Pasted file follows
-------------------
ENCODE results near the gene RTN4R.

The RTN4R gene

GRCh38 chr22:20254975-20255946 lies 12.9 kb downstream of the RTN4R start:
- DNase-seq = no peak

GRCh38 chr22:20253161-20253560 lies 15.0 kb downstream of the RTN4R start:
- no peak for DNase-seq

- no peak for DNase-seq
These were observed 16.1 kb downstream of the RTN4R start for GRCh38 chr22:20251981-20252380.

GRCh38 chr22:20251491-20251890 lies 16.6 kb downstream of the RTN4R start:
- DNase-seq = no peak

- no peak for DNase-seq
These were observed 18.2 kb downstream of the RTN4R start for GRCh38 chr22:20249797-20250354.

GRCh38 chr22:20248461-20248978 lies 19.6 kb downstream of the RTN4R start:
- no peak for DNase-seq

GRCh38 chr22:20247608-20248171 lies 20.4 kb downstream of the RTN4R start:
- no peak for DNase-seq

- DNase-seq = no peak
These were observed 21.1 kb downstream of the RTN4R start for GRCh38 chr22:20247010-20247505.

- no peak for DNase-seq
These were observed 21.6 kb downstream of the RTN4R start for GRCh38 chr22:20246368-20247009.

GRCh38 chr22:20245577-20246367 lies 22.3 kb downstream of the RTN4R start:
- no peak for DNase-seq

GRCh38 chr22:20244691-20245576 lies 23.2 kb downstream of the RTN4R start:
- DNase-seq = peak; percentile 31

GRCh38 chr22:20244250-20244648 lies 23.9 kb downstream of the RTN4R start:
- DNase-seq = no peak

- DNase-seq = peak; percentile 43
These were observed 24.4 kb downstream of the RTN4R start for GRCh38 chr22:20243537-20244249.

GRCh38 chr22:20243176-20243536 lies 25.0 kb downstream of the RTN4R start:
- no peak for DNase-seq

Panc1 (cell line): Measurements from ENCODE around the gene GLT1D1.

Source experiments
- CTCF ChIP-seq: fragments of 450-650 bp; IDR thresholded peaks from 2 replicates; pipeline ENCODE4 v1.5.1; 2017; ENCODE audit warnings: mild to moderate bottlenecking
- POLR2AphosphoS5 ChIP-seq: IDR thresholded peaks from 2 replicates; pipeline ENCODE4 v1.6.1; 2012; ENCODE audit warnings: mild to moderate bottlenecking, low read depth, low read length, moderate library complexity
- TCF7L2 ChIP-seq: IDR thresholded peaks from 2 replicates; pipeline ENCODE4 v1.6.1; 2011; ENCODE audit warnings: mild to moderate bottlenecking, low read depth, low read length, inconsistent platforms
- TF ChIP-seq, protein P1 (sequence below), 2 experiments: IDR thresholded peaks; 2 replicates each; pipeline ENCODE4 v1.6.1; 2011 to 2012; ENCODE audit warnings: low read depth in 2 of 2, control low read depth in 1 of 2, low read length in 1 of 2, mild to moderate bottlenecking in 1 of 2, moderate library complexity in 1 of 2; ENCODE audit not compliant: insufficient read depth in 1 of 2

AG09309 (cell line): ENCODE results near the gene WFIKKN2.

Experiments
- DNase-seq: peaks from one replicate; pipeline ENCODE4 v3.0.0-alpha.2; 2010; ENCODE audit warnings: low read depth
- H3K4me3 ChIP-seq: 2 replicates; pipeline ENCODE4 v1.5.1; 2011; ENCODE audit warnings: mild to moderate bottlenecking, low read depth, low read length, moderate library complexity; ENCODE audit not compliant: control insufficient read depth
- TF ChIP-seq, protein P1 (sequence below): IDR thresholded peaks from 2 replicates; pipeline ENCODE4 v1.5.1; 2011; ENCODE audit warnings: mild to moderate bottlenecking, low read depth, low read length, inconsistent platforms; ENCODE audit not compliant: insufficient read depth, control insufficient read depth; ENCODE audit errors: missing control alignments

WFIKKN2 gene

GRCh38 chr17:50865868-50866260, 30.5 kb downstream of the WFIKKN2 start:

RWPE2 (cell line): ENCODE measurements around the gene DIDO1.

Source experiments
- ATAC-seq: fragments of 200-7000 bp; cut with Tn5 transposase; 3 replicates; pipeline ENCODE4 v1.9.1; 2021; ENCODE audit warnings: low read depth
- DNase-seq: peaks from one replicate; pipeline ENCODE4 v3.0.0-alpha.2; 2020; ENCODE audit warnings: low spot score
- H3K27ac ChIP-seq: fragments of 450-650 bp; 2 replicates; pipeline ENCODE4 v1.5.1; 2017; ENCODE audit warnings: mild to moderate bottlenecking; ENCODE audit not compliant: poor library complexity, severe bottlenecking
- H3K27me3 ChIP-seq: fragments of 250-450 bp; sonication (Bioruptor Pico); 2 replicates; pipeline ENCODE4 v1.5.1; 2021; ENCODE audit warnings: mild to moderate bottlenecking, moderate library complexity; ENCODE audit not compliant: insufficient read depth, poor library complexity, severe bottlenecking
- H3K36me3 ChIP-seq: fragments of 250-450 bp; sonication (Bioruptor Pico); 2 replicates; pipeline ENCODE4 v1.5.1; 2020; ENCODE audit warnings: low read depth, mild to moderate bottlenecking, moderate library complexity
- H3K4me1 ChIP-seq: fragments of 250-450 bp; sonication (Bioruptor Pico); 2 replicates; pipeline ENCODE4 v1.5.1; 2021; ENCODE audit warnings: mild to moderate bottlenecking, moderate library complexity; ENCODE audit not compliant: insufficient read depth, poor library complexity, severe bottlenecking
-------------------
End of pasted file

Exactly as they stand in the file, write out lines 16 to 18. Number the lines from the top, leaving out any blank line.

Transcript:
- no peak for DNase-seq

- DNase-seq = no peak
These were observed 21.1 kb downstream of the RTN4R start for GRCh38 chr22:20247010-20247505.